pictured: pot / spurtle / small plate / big plate

butternut, bacon, and apple hotdish

tomorrow i go home to eggboy, the autumn, and probably a bunch of leftover containers that are still in the fridge from before i left two weeks ago. i am so gosh darn excited for two of those things! and to eggboy's credit, there are a zillion experiments in our fridges, some of them intentional and some of them unintentional, which i sometimes actually need for recipe development purposes so he's become trained not to throw anything away without explicit instructions. (like, have i told you that the clown cone, sprinkle cake, and cookie salad from molly on the range are still in my freezer because i was paranoid i'd lose all of my photos and would have to reshoot everything?)

so what's currently in our fridge is likely a bunch of butternut squash dishes. we got so much squash from our garden this year that i went wild with my cookbooks and cooked up a squash storm every day before i left. two of my favorite dishes were anna's butternut and cannellini gratin and claire ptak's squash cobbler. anna's dish is less creamy than a typical gratin, it's more like a hearty vegetable soup, and claire's dish opened up a world of savory cobblers to me. i couldn't get them out of my brain so eventually i combined them, added apples from our apple trees, and called it a hotdish like the lady of the north that i am. it pretty much follows the hotdish equation:

meat* + vegetables** + creamed soup*** + a starch****


**squash and onions

***okay, even though there's soup in here it isn't creamy but there's cheese on top so that's some good heavy dairy that counts for something?

****flakey buttery biscuits! 

the base has the lightness of anna's dish, but the biscuits add some oomph that make it a good special occasion meal or sunday supper.  i had chantell and brett over from fargo to enjoy it on a crisp fall morning the other day. we wandered around the farm, collecting squash from the garden, apples from our trees, and eggs from macaroni for the biscuit egg wash, and i wore my new fall fashions from old navy. you guys i'm so excited to be partnering with old navy again because you know how i won't shut up about how my current favorite aesthetic is naptime-chic? (as in garments that double as blankets so that no matter where you are, you are always as cozy as you'd want to be for a nap? think huge scarves and piles of soft layers.) old navy has all of that right now. blankety scarves, shirts that are comfy enough to be pajamas but nice enough to wear when guests are over, and that red and black lumbersexual number pictured above that's soft like a robe. and of course i like layering on all of my tops over their jeggings, aka yoga-pants-disguised-as-jeans, aka good apple tree shimmying pants.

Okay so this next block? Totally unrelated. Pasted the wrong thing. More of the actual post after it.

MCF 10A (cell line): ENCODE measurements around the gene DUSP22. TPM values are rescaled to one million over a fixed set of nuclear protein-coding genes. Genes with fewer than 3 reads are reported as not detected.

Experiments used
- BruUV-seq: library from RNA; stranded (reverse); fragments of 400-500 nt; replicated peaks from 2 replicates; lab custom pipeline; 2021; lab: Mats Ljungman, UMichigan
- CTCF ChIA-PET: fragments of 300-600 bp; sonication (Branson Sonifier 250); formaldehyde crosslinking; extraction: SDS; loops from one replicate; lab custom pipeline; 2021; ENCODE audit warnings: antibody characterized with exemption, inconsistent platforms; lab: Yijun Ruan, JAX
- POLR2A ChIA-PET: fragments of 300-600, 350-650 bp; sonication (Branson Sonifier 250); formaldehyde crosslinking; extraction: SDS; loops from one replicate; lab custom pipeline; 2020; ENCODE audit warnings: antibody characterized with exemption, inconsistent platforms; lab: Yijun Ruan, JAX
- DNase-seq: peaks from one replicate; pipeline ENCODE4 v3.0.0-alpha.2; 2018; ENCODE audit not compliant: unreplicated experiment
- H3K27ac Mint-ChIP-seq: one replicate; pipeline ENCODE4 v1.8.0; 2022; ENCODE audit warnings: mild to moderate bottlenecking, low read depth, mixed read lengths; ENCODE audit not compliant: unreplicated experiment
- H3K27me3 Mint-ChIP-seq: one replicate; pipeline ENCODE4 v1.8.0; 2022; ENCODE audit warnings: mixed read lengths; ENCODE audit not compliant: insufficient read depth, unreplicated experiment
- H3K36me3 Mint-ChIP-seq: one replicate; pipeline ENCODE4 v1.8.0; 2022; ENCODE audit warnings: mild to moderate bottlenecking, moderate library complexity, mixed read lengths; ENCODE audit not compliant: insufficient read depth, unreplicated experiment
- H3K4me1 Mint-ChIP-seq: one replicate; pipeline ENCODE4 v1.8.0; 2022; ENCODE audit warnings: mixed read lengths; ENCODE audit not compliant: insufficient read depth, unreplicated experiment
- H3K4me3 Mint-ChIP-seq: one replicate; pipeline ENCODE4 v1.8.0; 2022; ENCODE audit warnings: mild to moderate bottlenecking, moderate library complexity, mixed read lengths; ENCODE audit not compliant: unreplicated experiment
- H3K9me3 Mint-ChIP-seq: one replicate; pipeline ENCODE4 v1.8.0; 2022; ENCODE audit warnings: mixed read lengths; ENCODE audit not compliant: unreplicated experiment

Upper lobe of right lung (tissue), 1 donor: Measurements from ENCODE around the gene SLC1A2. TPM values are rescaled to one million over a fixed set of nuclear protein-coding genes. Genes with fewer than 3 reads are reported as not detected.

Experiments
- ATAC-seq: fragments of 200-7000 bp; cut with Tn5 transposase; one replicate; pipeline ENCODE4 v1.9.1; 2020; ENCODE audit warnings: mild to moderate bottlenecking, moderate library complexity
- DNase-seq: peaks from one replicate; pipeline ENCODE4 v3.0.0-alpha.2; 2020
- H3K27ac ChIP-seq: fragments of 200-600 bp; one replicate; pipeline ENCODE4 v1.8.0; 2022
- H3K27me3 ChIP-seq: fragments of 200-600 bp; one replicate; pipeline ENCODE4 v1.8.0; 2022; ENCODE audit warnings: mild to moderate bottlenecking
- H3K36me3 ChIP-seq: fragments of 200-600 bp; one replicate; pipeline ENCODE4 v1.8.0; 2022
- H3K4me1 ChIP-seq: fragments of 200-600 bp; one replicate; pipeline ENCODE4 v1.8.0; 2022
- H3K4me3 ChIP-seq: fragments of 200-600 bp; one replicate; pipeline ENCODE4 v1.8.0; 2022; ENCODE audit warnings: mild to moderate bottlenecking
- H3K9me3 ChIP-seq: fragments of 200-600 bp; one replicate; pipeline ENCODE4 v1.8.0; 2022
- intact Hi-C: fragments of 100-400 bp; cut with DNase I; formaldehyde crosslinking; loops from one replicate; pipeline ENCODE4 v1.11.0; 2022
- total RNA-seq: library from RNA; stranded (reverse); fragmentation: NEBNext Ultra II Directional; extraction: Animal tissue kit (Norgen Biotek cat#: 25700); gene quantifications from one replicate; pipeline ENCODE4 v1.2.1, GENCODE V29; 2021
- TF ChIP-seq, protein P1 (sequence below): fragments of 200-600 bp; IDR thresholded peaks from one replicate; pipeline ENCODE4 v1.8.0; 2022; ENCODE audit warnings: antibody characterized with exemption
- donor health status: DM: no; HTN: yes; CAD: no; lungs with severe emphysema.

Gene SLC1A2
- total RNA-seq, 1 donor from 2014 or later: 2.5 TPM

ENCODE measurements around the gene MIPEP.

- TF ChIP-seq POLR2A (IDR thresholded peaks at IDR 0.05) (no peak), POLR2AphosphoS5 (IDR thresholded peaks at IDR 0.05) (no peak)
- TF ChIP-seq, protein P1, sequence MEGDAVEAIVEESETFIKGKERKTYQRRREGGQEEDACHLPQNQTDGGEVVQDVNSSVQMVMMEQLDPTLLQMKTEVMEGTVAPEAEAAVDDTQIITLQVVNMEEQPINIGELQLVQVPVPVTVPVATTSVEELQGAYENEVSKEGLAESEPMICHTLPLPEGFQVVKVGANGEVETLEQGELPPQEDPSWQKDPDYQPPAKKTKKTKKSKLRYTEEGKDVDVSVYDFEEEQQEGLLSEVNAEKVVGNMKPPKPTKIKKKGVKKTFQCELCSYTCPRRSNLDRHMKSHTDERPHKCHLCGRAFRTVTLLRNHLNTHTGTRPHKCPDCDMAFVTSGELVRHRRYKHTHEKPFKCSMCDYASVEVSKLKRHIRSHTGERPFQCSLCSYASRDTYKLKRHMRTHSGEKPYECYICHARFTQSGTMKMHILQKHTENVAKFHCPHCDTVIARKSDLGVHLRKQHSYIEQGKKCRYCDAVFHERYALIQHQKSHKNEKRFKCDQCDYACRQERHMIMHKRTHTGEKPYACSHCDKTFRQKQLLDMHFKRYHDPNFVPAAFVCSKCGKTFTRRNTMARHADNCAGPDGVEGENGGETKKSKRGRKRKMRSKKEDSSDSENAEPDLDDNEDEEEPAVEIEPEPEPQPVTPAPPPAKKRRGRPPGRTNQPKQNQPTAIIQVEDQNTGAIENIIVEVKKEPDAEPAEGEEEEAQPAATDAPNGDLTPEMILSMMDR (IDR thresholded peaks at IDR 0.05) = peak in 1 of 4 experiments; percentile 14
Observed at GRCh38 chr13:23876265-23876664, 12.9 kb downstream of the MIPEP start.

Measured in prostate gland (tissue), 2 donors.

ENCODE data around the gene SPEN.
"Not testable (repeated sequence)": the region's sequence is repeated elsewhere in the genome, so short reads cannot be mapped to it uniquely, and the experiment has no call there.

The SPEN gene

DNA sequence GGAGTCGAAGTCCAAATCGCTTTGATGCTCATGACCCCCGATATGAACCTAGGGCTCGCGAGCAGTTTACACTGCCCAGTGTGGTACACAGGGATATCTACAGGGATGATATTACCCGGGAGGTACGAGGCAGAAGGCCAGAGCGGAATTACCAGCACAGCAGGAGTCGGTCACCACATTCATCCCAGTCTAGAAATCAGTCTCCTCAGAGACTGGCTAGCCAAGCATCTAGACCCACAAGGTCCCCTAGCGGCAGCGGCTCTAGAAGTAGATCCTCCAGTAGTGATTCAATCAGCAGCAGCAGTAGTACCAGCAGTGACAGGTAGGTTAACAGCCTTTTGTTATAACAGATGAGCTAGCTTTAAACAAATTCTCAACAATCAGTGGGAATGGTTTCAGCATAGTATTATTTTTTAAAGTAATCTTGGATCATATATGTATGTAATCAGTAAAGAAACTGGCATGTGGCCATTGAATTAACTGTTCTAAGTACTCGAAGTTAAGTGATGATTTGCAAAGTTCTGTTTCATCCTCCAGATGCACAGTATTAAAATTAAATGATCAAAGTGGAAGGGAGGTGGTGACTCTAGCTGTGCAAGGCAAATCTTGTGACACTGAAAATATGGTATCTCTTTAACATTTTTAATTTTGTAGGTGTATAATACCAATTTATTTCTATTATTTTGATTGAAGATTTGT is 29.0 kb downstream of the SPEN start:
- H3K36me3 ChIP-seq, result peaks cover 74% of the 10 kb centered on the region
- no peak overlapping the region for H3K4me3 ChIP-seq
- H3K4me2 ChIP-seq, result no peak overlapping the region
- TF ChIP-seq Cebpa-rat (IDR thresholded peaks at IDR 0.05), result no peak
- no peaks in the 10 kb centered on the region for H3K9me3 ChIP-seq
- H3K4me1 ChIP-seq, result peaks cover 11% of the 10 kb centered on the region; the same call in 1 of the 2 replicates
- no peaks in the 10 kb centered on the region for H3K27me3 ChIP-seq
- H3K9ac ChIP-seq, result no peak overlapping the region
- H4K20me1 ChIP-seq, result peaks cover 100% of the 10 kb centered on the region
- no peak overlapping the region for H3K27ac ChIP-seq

the whole situation is as cozy as a nice hot bowl of this butternut hotdish so i'm hoping this post is encouraging you to be cozy both inside and out. 

butternut, bacon, and apple hotdish

serves 8


1 lb thick cut bacon

2 large purple onions, thinly sliced

kosher salt

2 lb squash, seeded, peeled, and chopped into 1/2” cubes

leaves from 6 sprigs fresh thyme

black pepper

crushed red pepper

2 large apples, chopped into 1/2” cubes

1/4 c white wine

1 c vegetable broth

for the biscuits:

2 c flour

2 tsp baking powder

3/4 tsp kosher salt

14 tb unsalted butter, cold and cubed

1/4 c heavy cream

1 large egg

cheese, optional


preheat oven to 425ºf.

in a large skillet or pot, crisp the bacon. Transfer it to a paper towel. drain off most of the fat from the pan, you’ll want a thin coating to remain, add the onions and cook over medium high for 10 minutes, until soft. add the squash, thyme, a few turns of pepper and a few pinches of crushed red pepper and cook for 10 more minutes, stirring occasionally, and then add the wine and broth. give the bacon a rough chop and add it to the pan along with the apples. bring the mixture to a simmer and then reduce the heat to low and simmer for 15-20 minutes, while you make the biscuits. 

to make the biscuits, whisk together the flour, baking powder, and salt. add the butter and, using a food processor or pastry cutter or your hands, incorporate the butter until the mixture is the consistency of oatmeal. mix in the cream until the mixture comes together to form a dough. turn it out onto a floured work surface, pat it out to 3/4” thick and then cut out round biscuits, re-rolling scraps as needed.

(note: you can also use torn crusty bread as the topping for your hotdish. i like this as a lower maintenance weekday option.)

pour the squash mixture into an oven-safe vessel such as a casserole dish or cast iron pan or dutch oven and then top it with the biscuits. brush the biscuits with the beaten egg and top with black pepper and grated cheese, if desired. bake until the biscuits are golden brown, begin checking for doneness at 25 minutes. enjoy!